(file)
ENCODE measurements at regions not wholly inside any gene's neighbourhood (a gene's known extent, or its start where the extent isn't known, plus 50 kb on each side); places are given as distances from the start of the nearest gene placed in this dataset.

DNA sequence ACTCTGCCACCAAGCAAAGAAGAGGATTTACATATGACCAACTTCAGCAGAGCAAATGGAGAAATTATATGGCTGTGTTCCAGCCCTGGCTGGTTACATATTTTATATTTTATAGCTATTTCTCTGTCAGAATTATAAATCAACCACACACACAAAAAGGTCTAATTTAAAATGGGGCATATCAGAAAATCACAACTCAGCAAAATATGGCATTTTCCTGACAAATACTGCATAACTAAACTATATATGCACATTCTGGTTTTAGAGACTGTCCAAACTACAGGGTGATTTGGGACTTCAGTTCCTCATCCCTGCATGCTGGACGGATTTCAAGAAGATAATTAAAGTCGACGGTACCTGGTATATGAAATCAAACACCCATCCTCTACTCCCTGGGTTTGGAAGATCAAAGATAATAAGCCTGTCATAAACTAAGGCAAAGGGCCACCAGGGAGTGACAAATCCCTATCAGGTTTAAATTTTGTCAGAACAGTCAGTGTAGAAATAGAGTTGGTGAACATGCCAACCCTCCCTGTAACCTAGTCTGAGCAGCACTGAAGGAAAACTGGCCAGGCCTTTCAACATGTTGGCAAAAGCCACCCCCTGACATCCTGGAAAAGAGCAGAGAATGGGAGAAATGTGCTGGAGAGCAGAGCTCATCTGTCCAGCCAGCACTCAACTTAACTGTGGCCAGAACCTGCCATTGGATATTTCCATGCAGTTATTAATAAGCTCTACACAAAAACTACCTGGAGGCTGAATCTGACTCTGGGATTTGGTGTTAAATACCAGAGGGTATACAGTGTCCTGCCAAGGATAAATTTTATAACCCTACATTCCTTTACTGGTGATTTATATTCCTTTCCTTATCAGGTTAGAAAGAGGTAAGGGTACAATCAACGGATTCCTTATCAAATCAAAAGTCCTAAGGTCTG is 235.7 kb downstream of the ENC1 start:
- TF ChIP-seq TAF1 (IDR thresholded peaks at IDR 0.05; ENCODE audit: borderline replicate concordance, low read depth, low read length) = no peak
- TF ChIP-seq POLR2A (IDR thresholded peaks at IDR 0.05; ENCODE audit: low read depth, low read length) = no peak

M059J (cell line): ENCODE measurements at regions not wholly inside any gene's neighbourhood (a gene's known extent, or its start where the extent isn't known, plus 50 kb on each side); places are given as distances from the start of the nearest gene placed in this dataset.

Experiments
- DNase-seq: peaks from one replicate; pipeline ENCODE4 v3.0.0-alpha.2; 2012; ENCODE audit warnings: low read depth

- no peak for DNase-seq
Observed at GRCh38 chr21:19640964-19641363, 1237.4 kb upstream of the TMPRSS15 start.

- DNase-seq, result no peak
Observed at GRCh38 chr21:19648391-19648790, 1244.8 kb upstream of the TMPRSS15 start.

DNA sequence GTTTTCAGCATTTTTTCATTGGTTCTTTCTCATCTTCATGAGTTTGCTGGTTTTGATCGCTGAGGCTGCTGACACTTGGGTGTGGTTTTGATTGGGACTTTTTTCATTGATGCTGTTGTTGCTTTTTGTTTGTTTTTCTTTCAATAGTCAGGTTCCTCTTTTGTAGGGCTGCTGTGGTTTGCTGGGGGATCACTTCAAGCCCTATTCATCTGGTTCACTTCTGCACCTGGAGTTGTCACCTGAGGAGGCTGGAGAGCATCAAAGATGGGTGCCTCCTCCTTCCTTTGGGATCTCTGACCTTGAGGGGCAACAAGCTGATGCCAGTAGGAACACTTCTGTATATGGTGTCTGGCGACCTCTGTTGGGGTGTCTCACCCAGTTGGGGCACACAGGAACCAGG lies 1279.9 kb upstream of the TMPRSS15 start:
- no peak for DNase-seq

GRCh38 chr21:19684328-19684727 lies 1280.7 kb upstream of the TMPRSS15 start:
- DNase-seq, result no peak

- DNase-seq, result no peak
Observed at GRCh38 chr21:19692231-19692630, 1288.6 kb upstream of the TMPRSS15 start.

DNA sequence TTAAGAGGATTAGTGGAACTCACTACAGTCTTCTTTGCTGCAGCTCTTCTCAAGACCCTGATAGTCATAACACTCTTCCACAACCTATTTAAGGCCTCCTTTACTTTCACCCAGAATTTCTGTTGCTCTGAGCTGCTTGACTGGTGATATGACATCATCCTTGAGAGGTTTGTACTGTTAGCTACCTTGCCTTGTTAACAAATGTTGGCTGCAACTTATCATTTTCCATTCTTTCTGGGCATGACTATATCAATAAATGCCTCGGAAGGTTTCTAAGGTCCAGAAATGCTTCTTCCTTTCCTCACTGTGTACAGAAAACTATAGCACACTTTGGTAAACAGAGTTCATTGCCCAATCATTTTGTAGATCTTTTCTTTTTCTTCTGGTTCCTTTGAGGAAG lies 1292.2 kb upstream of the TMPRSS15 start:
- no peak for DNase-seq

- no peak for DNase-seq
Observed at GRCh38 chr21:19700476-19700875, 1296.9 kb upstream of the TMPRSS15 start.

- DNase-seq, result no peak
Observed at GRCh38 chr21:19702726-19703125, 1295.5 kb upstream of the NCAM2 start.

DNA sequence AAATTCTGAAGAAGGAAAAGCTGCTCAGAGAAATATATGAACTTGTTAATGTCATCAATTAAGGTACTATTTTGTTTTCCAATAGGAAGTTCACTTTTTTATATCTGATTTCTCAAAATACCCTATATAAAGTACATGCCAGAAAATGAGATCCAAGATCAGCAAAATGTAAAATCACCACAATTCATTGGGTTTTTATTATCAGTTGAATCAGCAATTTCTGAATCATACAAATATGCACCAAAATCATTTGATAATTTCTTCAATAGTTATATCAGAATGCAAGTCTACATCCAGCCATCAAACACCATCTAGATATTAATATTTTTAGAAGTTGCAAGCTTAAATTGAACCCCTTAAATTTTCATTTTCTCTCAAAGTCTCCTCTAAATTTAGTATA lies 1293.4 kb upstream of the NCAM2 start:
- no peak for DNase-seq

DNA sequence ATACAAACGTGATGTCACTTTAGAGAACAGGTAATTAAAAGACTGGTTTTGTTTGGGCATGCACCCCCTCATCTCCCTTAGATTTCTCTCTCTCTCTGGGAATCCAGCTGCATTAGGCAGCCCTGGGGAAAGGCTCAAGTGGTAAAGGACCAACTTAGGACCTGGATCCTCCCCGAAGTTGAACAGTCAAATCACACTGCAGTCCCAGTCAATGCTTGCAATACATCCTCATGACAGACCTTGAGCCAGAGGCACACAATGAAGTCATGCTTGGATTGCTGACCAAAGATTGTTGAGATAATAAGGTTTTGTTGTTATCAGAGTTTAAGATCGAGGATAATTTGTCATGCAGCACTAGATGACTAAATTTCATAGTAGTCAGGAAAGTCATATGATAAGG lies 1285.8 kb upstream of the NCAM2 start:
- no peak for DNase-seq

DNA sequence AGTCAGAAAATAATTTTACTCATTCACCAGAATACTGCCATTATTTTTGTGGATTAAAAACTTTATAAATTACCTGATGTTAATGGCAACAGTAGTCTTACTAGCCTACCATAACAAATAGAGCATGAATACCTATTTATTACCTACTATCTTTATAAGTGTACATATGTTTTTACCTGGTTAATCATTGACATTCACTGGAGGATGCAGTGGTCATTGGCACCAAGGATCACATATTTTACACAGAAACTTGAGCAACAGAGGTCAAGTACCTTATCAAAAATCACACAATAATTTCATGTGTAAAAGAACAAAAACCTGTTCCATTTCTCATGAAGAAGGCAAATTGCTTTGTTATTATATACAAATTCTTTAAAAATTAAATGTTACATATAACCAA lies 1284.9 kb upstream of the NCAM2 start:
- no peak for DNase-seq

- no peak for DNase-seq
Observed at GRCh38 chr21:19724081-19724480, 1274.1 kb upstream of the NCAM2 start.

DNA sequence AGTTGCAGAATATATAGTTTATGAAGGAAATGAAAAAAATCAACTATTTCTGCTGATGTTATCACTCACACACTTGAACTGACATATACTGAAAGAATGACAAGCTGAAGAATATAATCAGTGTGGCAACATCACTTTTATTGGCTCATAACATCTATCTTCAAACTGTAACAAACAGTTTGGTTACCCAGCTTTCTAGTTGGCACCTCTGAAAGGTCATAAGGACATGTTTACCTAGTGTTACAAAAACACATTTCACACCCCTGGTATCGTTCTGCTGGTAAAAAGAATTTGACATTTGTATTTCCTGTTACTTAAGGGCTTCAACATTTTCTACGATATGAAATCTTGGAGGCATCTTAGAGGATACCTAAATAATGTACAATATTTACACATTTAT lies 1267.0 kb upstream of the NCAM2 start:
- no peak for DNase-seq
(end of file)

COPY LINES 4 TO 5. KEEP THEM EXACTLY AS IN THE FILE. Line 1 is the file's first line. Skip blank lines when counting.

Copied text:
- TF ChIP-seq POLR2A (IDR thresholded peaks at IDR 0.05; ENCODE audit: low read depth, low read length) = no peak

M059J (cell line): ENCODE measurements at regions not wholly inside any gene's neighbourhood (a gene's known extent, or its start where the extent isn't known, plus 50 kb on each side); places are given as distances from the start of the nearest gene placed in this dataset.